Reduce Technical Debt with These 5 Project Management Techniques

For those not acquainted with the technology field, the term “technical debt” may appear as a poor excuse for releasing an imperfect or incomplete product. This may be understandable, considering that numerous developers might employ this idea as a justification for project failures.

One could make a case that a technician who employs a hammer to forcefully extract a bolt should not blame the hammer, similarly, the tool itself should not be held accountable for the misuse of technical debt as a tool.

Ward Cunningham was the first to introduce the term “technical debt”. Cunningham was among the seventeen authors of the Agile Manifesto. The principle behind this concept is akin to financial debt; an investment can be made without the need to wait for available funds. However, the loan must be paid back with interest to indemnify the lender for assuming additional risk.

The comparison can be continued with the example of loans being granted in the form of time or resources during the process of software development. Although the initial solution may be below-standard, the team arises to fine-tune it whenever more superior strategies or information becomes accessible. This is similar to the ‘interest charge’ for the loan.

As a project advances and grows in terms of size and intricacy, it becomes more challenging to handle its technical debt; much like handling monetary debt. This engages in more refactoring, issue resolution, documentation, and monitoring code quality.

Team members who comprehend technical debt’s approach as an investment can strategically utilize it in generating work of high quality. Nonetheless, just like any other tool, it is crucial to adhere to its instructions for optimal outcomes. Even though there is no definite way of eluding technical debt, exceptionally effective teams possess certain practices in common.

Interacting with clients provides an excellent way to appraise the expenses and dangers related to your debt.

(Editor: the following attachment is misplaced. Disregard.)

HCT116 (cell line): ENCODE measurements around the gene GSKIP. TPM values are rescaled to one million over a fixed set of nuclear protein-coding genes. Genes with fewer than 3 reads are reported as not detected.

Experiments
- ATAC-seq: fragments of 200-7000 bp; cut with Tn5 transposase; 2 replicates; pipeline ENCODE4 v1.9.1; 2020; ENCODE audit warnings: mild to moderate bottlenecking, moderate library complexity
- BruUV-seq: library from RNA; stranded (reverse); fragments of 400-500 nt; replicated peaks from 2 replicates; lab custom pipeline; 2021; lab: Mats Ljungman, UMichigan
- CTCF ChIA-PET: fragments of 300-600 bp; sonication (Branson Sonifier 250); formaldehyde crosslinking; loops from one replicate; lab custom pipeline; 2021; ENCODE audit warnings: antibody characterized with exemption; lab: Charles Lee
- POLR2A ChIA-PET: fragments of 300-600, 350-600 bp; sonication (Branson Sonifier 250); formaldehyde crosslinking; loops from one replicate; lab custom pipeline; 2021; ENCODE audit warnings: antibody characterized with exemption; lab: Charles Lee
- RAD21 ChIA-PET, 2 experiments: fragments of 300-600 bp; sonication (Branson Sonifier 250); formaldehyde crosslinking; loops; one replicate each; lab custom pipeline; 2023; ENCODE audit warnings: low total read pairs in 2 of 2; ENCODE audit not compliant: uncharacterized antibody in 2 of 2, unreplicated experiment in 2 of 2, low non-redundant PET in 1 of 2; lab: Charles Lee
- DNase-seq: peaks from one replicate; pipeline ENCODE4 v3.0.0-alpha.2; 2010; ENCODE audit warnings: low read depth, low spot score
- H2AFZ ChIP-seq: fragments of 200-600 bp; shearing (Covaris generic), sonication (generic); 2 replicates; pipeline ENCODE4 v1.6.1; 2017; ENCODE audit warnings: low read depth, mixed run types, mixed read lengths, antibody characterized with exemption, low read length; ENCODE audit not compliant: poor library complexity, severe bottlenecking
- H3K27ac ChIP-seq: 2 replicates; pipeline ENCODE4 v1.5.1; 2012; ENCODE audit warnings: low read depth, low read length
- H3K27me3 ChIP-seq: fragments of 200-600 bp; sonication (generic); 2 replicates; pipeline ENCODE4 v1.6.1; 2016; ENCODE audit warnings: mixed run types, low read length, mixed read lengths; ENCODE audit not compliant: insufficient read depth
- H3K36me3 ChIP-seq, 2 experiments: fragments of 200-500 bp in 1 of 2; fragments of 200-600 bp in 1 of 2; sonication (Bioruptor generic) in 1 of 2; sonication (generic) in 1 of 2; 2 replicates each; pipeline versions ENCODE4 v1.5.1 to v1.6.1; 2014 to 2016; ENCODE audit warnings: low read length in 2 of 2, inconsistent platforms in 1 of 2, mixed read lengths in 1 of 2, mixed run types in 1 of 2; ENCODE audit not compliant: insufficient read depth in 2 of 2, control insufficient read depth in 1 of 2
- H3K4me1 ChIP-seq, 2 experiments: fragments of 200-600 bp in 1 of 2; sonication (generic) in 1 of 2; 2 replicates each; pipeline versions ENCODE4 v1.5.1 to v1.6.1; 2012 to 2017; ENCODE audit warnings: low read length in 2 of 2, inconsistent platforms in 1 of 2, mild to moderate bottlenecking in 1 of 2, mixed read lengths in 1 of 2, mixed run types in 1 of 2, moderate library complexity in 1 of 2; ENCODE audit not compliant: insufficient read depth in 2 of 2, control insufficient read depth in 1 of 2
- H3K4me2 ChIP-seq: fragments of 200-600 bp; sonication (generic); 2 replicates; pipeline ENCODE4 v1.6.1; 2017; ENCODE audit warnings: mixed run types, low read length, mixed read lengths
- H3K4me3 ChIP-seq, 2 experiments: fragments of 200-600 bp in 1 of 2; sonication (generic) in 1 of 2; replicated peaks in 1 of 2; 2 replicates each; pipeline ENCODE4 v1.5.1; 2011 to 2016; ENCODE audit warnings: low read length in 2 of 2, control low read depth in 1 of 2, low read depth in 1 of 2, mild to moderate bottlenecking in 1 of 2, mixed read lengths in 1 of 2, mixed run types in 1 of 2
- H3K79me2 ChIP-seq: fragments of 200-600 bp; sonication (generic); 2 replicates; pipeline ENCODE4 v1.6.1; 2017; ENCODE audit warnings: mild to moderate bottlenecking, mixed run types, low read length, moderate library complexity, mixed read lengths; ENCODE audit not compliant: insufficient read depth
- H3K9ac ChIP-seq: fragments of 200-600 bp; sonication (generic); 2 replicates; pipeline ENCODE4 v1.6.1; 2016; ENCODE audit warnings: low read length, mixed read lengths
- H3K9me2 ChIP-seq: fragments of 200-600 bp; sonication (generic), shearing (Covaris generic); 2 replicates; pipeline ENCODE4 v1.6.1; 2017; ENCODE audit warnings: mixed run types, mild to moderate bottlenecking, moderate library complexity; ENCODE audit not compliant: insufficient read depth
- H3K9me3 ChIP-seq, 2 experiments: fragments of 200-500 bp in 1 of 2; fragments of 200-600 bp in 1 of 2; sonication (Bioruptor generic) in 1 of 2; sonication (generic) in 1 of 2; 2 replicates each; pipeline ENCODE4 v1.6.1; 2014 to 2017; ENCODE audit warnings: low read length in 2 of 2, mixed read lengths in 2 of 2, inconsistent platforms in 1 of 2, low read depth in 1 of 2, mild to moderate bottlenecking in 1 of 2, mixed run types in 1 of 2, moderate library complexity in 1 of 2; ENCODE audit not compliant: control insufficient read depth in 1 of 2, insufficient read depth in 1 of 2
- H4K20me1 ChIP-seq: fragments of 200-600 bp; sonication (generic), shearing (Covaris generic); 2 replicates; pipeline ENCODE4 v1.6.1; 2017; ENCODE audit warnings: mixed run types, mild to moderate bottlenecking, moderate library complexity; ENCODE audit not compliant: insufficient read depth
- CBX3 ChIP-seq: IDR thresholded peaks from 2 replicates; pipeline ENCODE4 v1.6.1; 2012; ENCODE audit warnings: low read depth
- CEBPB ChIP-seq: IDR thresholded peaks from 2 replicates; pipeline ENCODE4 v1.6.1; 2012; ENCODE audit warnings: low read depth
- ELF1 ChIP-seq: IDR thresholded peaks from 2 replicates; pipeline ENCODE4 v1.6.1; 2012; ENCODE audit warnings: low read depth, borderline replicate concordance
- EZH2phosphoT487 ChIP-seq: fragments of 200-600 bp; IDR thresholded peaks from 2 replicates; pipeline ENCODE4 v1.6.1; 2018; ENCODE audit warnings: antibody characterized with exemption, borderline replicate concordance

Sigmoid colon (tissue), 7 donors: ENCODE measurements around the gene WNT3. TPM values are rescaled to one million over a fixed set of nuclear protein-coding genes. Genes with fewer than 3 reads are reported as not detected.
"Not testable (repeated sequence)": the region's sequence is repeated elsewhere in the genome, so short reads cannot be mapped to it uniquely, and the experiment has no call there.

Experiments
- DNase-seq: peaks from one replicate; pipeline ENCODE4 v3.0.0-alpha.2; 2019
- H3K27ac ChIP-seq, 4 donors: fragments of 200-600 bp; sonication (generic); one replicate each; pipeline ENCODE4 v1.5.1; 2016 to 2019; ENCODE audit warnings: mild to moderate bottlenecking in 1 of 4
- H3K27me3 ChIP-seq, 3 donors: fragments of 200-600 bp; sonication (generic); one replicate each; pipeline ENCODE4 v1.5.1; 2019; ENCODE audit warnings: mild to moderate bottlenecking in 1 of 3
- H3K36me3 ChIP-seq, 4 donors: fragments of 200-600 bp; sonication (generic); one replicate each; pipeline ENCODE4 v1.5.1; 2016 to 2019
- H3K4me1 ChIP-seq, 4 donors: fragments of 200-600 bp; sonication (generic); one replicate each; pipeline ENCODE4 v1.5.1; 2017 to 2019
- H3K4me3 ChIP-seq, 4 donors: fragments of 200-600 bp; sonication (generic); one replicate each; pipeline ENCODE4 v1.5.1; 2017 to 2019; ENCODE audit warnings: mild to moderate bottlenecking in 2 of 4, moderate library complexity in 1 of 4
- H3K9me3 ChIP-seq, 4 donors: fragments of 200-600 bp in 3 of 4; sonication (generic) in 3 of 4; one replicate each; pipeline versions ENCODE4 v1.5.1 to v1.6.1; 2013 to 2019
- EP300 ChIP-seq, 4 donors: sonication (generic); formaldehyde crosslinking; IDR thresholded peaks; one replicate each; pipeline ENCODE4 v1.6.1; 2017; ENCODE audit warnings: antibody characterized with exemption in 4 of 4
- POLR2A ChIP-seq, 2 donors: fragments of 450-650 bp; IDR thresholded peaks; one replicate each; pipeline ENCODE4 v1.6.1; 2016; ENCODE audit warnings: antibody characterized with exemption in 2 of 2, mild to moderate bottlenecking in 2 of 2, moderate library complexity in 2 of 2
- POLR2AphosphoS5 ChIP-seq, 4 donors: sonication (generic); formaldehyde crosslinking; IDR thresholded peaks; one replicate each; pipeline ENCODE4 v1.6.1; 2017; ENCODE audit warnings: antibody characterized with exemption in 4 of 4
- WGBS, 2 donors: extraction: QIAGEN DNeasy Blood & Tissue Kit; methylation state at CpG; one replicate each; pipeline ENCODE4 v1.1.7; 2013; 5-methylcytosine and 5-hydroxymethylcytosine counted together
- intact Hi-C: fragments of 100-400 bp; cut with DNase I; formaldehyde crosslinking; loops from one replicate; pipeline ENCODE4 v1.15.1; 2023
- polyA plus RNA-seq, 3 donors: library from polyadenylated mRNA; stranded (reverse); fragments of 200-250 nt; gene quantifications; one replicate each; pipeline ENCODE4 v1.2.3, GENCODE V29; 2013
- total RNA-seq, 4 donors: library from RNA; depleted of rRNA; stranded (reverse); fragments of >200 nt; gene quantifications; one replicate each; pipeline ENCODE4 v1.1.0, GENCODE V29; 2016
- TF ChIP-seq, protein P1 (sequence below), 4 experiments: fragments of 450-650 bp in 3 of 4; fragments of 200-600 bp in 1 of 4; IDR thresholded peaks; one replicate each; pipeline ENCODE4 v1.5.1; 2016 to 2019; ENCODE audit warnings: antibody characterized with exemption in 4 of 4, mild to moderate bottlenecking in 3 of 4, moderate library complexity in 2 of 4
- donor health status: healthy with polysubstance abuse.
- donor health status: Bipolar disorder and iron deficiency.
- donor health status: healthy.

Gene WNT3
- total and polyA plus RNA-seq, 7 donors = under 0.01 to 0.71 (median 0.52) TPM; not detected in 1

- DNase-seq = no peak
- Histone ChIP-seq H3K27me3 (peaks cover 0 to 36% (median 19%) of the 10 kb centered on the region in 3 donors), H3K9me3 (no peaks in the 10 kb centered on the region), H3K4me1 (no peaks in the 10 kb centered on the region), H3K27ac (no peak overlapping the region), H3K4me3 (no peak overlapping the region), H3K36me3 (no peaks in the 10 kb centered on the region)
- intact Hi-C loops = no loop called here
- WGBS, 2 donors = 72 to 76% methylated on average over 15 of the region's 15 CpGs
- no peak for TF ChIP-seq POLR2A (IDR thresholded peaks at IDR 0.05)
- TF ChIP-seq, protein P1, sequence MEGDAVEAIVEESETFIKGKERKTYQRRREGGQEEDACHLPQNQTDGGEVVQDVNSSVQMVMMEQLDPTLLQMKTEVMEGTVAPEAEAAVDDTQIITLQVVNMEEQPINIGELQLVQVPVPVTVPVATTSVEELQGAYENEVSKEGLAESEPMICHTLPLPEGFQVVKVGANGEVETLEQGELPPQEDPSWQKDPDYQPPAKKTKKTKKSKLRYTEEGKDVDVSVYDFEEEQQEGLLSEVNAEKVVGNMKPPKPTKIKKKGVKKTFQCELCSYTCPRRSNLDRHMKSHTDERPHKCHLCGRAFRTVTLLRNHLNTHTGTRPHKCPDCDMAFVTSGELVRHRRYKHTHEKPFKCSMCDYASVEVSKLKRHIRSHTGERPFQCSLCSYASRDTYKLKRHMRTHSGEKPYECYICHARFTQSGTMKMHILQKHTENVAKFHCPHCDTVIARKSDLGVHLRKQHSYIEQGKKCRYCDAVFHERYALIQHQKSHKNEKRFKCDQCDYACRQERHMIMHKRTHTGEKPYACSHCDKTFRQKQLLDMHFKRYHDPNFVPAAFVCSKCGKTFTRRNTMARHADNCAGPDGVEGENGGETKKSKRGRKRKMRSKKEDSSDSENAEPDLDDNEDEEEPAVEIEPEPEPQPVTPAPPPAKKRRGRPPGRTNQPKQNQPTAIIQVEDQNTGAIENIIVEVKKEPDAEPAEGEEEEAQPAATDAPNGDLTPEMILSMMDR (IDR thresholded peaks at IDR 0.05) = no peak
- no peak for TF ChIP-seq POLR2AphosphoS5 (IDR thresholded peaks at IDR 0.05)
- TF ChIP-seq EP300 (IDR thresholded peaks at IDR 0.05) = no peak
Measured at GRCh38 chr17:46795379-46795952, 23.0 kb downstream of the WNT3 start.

Making well-informed decisions requires comprehensive knowledge about the details of your debt, including the amount and cause of it. Assess your debt using the user metrics listed below:

  • Expenses:

    As the entity responsible for the technical debt, it is imperative to examine the potential “costs” that may arise. These may involve missing out on promising opportunities, decreased profits, or wasted time. Each of these losses’ severity may vary significantly depending on a particular client. In the healthcare sector, a process inefficiency could result in potentially disastrous consequences, while in other companies, it may cause a mere inconvenience. Acquiring a complete familiarity with clients’ demands is essential to ensure their requirements are satisfied.
  • Threats:

    Risk refers to the chance of undesirable outcomes, while expenses are considered as loss. The most unfavorable consequence is when the technical debt cannot be addressed. When evaluating possible risks, the customer’s business plan should be considered. One instance of a potential risk to be cautious of is the probability of cyber-attacks resulting from security weaknesses.

As a project manager, possessing an extensive comprehension of the customer’s company and retaining frequent communication with end-users will prove beneficial. This enables the detection of expenses and threats that may crop up during the software’s development. It is also crucial to be mindful of any possible consequences that may manifest after the software is launched.

Collaborate to ascertain the particulars of your debt.

The Software Engineering Institute has prepared a guide to aid you in managing thirteen distinct types of debt. Grasping the intricacies of your debt can help in designing a course of action.

  • Structure has a considerable amount of debt
  • Escalate the Debt
  • Shortfall in Time for Software Development (code Debt)